Brown plaque and nodules

S-100+

No

31 months; partial regression

CD68+

11

Kong et al, 2007 [1]

Left thigh

49

F

Red to brown nodules, tenderness

S-100+

No

31 months; partial regression

CD68+

12

Kong et al, 2007 [1]

Left chest

51

M

Pinkish papules

S-100+

Yes

28 months; no recurrence at original site but appearance of papules in popliteal area

CD68+

13

Kong et al, 2007 [1]

Left upper back

52

M

Red to dark-red papules, pruritis

S-100+

No

27 months; spontaneous resolution

CD68+

14

Kong et al, 2007 [1]

Lower back

45

M

Clusters of pinkish papules

S-100+

Yes

26 months; no recurrence

CD68+

15

Kong et al, 2007 [1]

Upper left arm

52

F

Red to brownish plaque with scattered papules and nodules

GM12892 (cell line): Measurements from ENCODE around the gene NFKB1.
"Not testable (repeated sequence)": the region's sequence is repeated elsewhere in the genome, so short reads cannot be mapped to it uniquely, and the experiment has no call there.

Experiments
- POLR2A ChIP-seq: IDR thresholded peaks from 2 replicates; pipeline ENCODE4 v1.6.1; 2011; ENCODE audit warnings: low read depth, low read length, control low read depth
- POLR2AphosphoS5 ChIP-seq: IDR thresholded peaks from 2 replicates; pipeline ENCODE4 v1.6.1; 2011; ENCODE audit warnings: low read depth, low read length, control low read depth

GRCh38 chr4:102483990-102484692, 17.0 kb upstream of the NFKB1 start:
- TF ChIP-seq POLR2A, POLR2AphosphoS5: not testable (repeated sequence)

S-100+

Yes

8 months, no recurrence

CD68+

CD1a+

16

Kong et al, 2007 [1]

Right thigh and left calf

55

M

Hyperpigmented infiltrated plaque with papules surrounding

S-100+

No

24 months; persistence

CD68+

17

Kong et al, 2007 [1]

Left arm and right thigh

70

F

Erythematous papuloplaques with papulovesicles and pustules, pruritis

S-100+

No

24 months; partial regression

CD68+

18

Kong et al, 2007 [1]

Left arm and sacral back

48

M

Pinkish to red papules

S-100+

No

NR

CD68+

19

Kong et al, 2007 [1]

Left thigh

49

F

Brownish indurated plaque with satellite papules

S-100+

No

24 months; persistence

CD68+

20

Kong et al, 2007 [1]

Left thigh and back

43

M

Confluent papules and erythematous plaque

S-100+

Yes

7 months; no recurrence

CD68+

21

Kong et al, 2007 [1]

Right thigh

45

M

Plane hyperpigmented plaque

S-100+

Yes

15 months; no recurrence

CD68+

22

Kong et al, 2007 [1]

Suprasternal fossa and sacral back

56

F

Two dome-shaped, exophytic masses surrounded by few small papules, ulceration formed in one lesion